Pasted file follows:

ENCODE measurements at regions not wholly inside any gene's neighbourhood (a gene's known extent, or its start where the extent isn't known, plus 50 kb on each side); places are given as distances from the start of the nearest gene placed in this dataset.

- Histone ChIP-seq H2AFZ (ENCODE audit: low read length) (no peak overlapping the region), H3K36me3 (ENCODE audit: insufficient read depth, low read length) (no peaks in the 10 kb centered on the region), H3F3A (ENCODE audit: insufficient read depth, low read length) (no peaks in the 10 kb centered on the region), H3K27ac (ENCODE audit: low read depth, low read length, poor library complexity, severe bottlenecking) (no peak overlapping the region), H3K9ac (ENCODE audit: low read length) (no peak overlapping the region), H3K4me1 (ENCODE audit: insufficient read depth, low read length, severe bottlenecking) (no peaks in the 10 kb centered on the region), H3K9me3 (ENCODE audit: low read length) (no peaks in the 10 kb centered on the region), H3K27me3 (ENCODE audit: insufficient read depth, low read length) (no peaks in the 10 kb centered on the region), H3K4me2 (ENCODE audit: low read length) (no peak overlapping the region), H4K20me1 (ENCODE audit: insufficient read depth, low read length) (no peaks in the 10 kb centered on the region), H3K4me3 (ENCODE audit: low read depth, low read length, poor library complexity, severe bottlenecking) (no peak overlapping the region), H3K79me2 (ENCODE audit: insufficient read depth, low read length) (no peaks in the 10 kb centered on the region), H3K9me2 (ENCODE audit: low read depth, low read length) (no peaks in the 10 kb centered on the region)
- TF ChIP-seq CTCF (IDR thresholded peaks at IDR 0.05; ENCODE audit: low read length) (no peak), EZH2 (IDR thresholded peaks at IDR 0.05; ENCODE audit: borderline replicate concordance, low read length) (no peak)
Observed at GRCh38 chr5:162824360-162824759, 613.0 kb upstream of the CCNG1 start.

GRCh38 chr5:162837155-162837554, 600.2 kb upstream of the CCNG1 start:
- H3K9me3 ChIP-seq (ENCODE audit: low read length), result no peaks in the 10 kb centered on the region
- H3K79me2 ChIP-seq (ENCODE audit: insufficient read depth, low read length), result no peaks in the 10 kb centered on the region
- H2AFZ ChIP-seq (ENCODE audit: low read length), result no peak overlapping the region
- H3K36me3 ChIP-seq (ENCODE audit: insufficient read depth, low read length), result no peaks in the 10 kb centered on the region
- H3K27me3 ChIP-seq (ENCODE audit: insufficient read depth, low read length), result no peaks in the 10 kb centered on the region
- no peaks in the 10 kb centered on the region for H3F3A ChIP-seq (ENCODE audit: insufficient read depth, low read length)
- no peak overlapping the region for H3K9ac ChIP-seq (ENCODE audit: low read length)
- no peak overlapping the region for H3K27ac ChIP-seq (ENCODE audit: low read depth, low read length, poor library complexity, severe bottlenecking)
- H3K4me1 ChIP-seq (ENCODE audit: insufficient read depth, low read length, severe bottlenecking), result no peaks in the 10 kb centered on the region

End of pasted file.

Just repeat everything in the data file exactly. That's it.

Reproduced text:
ENCODE measurements at regions not wholly inside any gene's neighbourhood (a gene's known extent, or its start where the extent isn't known, plus 50 kb on each side); places are given as distances from the start of the nearest gene placed in this dataset.

- Histone ChIP-seq H2AFZ (ENCODE audit: low read length) (no peak overlapping the region), H3K36me3 (ENCODE audit: insufficient read depth, low read length) (no peaks in the 10 kb centered on the region), H3F3A (ENCODE audit: insufficient read depth, low read length) (no peaks in the 10 kb centered on the region), H3K27ac (ENCODE audit: low read depth, low read length, poor library complexity, severe bottlenecking) (no peak overlapping the region), H3K9ac (ENCODE audit: low read length) (no peak overlapping the region), H3K4me1 (ENCODE audit: insufficient read depth, low read length, severe bottlenecking) (no peaks in the 10 kb centered on the region), H3K9me3 (ENCODE audit: low read length) (no peaks in the 10 kb centered on the region), H3K27me3 (ENCODE audit: insufficient read depth, low read length) (no peaks in the 10 kb centered on the region), H3K4me2 (ENCODE audit: low read length) (no peak overlapping the region), H4K20me1 (ENCODE audit: insufficient read depth, low read length) (no peaks in the 10 kb centered on the region), H3K4me3 (ENCODE audit: low read depth, low read length, poor library complexity, severe bottlenecking) (no peak overlapping the region), H3K79me2 (ENCODE audit: insufficient read depth, low read length) (no peaks in the 10 kb centered on the region), H3K9me2 (ENCODE audit: low read depth, low read length) (no peaks in the 10 kb centered on the region)
- TF ChIP-seq CTCF (IDR thresholded peaks at IDR 0.05; ENCODE audit: low read length) (no peak), EZH2 (IDR thresholded peaks at IDR 0.05; ENCODE audit: borderline replicate concordance, low read length) (no peak)
Observed at GRCh38 chr5:162824360-162824759, 613.0 kb upstream of the CCNG1 start.

GRCh38 chr5:162837155-162837554, 600.2 kb upstream of the CCNG1 start:
- H3K9me3 ChIP-seq (ENCODE audit: low read length), result no peaks in the 10 kb centered on the region
- H3K79me2 ChIP-seq (ENCODE audit: insufficient read depth, low read length), result no peaks in the 10 kb centered on the region
- H2AFZ ChIP-seq (ENCODE audit: low read length), result no peak overlapping the region
- H3K36me3 ChIP-seq (ENCODE audit: insufficient read depth, low read length), result no peaks in the 10 kb centered on the region
- H3K27me3 ChIP-seq (ENCODE audit: insufficient read depth, low read length), result no peaks in the 10 kb centered on the region
- no peaks in the 10 kb centered on the region for H3F3A ChIP-seq (ENCODE audit: insufficient read depth, low read length)
- no peak overlapping the region for H3K9ac ChIP-seq (ENCODE audit: low read length)
- no peak overlapping the region for H3K27ac ChIP-seq (ENCODE audit: low read depth, low read length, poor library complexity, severe bottlenecking)
- H3K4me1 ChIP-seq (ENCODE audit: insufficient read depth, low read length, severe bottlenecking), result no peaks in the 10 kb centered on the region